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Crimson Fever Sparks Speculation

Harvard climbs to 21/22 in the polls and speculation about their upcoming season abounds.

The student section watches Harvard at last year's Ivy League playoff game against Princeton in New Haven.
The student section watches Harvard at last year's Ivy League playoff game against Princeton in New Haven.
By Cayla C. Calderwood, Crimson Staff Writer

The newest round of AP and Coaches polls are out, and the Harvard men now sit at 22 in the AP and 21 in the Coaches. The Crimson climbed two positions in both polls since last week's voting.

As Harvard continues to claw its way up in the polls, a Crimson fever has begun to sweep across the country. Even in my hometown, all the way across the country in Washington State, a few people have chosen to pay a complement to our basketball team, rather than making a nerd joke, when they spot my Harvard t-shirt.

Speculation about what this team is capable of is filling sports columns all through the Northeast and the internet is abound with calculations trying to figure out how far the Crimson can go. As early as November, The Daily Pennsylvanian was discussing whether the 2011-2012 team might be the best in Ivy League history. The discussion opened up Tommy Amaker’s star squad to intense comparisons to the Penn 1979 Final Four team, and other Ivy League success stories. The verdict? Still open, and it seems like it will mostly depend on what Harvard can do this season, a question that is already being put run through mathematical simulations.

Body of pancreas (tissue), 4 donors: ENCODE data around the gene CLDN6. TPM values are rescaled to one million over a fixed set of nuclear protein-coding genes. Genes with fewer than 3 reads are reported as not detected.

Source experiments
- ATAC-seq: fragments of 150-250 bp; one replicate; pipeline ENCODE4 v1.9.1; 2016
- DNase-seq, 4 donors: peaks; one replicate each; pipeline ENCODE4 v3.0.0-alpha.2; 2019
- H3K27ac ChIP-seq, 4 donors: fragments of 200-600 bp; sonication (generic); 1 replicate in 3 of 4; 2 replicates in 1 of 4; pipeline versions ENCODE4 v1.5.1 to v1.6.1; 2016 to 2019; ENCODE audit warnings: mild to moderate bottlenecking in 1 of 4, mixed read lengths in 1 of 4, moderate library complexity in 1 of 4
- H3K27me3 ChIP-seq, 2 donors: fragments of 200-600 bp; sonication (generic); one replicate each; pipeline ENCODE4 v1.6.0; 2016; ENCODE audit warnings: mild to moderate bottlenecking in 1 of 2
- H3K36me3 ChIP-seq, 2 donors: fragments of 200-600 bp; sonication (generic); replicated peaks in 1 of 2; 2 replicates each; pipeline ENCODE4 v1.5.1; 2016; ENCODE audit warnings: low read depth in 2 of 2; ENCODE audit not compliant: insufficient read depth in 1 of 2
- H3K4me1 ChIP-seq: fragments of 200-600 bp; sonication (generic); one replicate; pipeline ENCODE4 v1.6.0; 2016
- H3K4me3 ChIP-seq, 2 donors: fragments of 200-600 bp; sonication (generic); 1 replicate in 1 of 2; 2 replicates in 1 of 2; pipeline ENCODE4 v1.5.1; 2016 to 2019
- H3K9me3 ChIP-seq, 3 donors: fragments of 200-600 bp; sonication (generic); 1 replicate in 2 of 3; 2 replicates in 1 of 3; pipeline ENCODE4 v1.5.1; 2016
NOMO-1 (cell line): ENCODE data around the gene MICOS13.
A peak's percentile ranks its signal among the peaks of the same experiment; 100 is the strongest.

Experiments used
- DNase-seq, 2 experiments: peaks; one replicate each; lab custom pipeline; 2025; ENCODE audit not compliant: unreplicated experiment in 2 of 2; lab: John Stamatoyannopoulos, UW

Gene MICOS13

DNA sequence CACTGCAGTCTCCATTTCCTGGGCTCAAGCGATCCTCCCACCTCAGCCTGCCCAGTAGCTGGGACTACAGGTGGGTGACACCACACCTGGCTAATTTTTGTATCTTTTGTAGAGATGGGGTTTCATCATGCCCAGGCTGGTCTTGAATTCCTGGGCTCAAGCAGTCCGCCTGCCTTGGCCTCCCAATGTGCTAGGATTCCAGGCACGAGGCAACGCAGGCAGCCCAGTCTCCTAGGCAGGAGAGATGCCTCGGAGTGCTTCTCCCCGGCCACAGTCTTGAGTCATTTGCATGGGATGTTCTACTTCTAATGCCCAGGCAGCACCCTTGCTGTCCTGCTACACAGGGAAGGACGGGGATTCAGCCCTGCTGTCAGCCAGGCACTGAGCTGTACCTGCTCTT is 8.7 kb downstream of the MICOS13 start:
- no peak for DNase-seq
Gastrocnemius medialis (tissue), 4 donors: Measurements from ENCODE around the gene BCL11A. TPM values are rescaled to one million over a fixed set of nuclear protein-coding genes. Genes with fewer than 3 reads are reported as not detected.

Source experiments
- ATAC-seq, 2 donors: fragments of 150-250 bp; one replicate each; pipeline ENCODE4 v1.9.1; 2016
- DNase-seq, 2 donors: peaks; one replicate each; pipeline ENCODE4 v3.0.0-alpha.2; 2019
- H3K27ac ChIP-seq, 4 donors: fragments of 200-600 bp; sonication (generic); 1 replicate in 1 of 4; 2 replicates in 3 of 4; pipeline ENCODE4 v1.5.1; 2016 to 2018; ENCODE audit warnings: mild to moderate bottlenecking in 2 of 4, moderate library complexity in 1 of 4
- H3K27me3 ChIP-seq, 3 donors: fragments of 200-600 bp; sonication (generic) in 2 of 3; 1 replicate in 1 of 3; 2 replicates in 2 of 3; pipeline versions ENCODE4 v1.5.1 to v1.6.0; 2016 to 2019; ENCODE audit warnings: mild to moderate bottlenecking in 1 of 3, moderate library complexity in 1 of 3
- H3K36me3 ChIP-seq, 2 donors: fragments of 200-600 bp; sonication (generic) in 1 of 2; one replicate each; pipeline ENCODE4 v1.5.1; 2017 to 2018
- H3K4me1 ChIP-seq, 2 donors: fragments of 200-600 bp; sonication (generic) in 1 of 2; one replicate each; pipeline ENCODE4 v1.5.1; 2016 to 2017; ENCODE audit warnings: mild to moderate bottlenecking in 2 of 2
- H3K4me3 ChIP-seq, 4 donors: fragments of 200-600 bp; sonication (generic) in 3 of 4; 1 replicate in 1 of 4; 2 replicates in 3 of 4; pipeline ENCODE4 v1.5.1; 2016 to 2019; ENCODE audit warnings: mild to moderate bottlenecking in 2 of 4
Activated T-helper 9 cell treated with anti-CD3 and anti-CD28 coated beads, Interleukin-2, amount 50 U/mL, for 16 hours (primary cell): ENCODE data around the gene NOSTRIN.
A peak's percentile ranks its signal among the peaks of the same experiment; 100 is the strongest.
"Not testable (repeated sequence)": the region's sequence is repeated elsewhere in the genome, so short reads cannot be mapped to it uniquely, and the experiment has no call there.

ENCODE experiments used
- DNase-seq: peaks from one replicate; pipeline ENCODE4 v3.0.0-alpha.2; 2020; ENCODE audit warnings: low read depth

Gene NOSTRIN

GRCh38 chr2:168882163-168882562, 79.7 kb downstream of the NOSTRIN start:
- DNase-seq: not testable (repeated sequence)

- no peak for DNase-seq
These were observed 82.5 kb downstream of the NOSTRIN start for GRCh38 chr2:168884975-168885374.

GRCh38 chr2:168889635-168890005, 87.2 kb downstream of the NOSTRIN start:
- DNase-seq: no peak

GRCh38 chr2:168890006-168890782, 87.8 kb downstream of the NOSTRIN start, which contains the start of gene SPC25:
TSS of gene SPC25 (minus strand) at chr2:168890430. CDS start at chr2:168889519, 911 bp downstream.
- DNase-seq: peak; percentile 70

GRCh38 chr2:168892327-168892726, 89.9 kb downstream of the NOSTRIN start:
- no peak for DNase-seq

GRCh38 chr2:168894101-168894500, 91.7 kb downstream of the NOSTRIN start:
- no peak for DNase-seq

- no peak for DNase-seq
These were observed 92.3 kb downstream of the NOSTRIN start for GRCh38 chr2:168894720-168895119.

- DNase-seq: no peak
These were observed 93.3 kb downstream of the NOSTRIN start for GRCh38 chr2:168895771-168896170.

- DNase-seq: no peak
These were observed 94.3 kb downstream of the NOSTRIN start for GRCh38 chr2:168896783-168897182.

Big Apple Buckets ran 10,000 simulations trying to determine how Ivy League play will go this season. In their calculations Harvard won the title outright 8,756 times and at least shared it 9,508 times. Their closest competitor was Princeton, who only won 177 outright titles out of the 10,000 trials.

And even these odds aren’t good enough for some Crimson fans, one fan tweeted that the odds should be reexamined through the Bayesian method to account for their consistency. He claimed that when this simulation was run, Harvard won outright in 97-98% of the trials and at least shared the title 99.8% of the time.

But this is the type of question that cannot be answered definitively through mathematics beforehand. And Crimson fans are just going to have to wait for January 7th when Harvard opens Ivy play by welcoming Dartmouth to Lavietes Pavilion, where they are on a 21 game winning streak.

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